Several important additions have been made to the Garden’s plant collections over recent months. Six species of flowering trees have been added that were not previously represented. Three specimens of the rare Golden Gardenia (Gardenia sootepensis) from Thailand were planted along the Boardwalk entry to the Garden. The flower of this tree opens a creamy, pale yellow that turns dark gold a day or two after opening. In addition to the heady scent and great beauty that these trees will add to our visitors’ experience, this species is also of medicinal importance in Thailand for its sesquiterpine lactone content that has antimicrobial and anti-tumor properties. Research into its possible use in Western medicine is only just getting under way.
On a hill bordering the Visitor Center parking lot, Colville’s Glory (Colvillea racemosa) has been planted. This highly ornamental tree is a member of the Legume Family and is native to Madagascar where it has been categorized as “Threatened” in the wild due to its increasing scarcity. During autumn this tree develops long, drooping racemes of orange-yellow flowers from the branch tips just as the tree is losing foliage for the winter, creating a very spectacular display.
Two forms of the lovely Gustavia superba, a member of the Brazil Nut Family as are our famous Cannonball Trees, have been planted along the entry Boardwalk. The large and showy flowers of this medium-sized tree are borne along the thicker branches and trunk, and the bright red fruits are edible, with the oily seeds tasting very much like peanuts. It is the fruit that give the tree its common name of “Monkey Fruit” in its native Panama, as monkeys adore the fruit. In addition, a decoction of the tree’s leaves is said to have saved many conquistadores wounded by poisoned arrows. Jacaranda brasiliensis, a tree that produces exquisite purple flowers, has been added to the plants along the entry Boardwalk.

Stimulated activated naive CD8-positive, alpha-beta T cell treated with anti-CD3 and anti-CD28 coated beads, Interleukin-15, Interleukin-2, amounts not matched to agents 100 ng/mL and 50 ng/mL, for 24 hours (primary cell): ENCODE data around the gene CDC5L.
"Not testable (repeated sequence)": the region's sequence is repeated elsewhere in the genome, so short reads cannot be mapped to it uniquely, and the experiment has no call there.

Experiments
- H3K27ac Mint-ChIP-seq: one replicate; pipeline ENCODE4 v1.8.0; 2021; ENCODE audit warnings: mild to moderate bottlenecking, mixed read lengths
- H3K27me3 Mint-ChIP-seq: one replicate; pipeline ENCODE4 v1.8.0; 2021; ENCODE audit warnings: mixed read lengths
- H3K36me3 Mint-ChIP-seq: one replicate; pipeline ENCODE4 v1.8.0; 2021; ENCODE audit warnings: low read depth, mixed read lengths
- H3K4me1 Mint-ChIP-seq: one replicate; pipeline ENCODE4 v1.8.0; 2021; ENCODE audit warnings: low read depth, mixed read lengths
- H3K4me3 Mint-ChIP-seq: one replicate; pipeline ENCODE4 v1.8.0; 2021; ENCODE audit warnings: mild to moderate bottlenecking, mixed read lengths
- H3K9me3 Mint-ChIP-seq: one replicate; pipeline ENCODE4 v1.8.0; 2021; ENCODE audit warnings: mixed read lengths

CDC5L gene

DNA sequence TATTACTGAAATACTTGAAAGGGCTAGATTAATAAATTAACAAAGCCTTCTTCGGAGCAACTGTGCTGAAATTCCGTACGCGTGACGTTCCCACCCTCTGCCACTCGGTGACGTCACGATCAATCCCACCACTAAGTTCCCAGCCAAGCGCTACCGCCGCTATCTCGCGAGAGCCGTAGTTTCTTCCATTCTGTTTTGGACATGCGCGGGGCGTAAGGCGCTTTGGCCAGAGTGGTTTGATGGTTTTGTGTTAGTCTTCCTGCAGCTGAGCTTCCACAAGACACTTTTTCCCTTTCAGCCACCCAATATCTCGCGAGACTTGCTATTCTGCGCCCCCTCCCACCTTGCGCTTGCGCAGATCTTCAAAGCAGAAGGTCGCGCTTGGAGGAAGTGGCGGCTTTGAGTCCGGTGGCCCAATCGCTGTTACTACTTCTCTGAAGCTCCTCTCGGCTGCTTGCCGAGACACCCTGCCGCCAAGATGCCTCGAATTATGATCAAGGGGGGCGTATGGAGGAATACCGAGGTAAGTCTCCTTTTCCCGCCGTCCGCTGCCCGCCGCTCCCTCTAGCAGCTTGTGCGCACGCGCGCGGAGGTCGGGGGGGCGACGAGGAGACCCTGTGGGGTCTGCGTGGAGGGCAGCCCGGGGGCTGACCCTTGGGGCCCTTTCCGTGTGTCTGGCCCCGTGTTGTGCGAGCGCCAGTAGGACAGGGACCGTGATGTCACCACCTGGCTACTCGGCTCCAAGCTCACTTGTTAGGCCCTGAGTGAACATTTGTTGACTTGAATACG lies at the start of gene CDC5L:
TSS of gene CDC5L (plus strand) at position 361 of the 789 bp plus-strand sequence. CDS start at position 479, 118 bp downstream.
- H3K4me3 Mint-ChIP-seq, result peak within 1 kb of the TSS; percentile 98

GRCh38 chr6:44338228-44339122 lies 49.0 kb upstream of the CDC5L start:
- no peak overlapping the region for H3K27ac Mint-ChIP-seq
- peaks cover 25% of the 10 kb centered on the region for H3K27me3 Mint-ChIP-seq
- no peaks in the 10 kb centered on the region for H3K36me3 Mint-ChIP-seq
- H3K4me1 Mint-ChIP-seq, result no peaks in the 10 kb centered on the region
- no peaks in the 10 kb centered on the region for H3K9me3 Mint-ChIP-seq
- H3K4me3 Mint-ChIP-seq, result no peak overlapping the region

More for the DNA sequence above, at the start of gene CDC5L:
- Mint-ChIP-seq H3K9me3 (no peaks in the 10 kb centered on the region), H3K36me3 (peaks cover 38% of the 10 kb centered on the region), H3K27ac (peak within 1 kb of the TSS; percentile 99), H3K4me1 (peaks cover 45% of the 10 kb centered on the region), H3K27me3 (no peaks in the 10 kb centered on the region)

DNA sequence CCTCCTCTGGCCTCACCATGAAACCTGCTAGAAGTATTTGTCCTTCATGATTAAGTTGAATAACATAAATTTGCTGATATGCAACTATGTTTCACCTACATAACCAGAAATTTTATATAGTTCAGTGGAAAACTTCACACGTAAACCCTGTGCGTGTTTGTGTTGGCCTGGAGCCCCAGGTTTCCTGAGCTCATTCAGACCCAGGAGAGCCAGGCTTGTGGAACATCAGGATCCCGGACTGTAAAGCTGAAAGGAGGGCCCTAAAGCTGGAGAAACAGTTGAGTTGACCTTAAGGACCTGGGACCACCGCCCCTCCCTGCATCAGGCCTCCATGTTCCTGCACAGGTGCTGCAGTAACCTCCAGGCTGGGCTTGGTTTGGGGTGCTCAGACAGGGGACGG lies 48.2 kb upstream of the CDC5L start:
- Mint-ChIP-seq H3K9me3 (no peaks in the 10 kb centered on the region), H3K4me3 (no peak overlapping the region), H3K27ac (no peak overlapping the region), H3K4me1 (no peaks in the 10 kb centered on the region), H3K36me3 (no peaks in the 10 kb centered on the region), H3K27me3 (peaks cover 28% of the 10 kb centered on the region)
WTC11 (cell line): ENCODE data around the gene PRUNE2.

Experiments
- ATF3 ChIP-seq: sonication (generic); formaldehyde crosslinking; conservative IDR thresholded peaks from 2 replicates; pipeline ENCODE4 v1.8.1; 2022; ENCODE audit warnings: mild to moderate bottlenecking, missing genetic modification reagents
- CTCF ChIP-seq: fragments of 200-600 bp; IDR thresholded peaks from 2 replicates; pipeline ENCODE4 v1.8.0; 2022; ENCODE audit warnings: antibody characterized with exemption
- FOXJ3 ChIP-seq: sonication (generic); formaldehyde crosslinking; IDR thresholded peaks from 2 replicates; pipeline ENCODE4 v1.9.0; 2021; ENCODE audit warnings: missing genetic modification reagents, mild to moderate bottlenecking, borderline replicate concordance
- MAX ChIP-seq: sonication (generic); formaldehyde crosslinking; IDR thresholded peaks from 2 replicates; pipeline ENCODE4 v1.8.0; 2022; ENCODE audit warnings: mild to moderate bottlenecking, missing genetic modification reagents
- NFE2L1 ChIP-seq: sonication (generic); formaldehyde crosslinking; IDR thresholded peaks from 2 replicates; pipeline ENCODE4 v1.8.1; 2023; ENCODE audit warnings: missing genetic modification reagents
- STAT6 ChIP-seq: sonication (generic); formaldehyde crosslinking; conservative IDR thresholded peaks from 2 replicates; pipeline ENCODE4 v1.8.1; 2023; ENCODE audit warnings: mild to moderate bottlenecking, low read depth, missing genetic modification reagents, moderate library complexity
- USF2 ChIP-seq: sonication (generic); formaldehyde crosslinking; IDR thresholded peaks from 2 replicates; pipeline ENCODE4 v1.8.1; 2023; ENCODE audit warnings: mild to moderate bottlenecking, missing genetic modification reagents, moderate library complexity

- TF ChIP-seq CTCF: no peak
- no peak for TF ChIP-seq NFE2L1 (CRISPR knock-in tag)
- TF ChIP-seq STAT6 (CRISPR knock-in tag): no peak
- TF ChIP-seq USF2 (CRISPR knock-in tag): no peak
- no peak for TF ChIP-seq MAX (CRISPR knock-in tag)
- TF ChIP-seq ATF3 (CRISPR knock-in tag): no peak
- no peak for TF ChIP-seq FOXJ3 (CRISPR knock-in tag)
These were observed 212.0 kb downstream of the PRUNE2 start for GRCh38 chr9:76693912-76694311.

Over the Thanksgiving Holiday, the staff had the great pleasure of a day-long visit with the Founder’s granddaughter, Nataja, a delightful young woman who planted two trees in the Garden: one for herself and another for her little sister, Samantha. The two will enjoy watching their trees grow for many years to come. The Red Saraca Tree, Saraca declinata (possibly the same as Saraca indica, but further studies are needed), was planted in honor of Taja. When mature, the tree will burst into masses of richly colored red flowers. A native Hawaiian member of the Aralia Family, Munroidendron racemosiim, was planted in honor of Samantha. The species is listed as “Endangered” and is endemic to the Island of Kauai with very few individuals remaining in the wild. It is the sole representative of the genus, which is remarkable as the only member of the Aralia Family that bears flowers in racemes rather than umbels or heads arranged in panicles. As the fruit develops, the large drupes crowd together to form a dense hangling cylinder. It grows as a straight-trunked tree to 15-25 feet in height. It was wonderful and a real joy to have our Founders’ granddaughters spend a day with us and we hope she returns often to enjoy and explore the extraordinary place her grandparents created.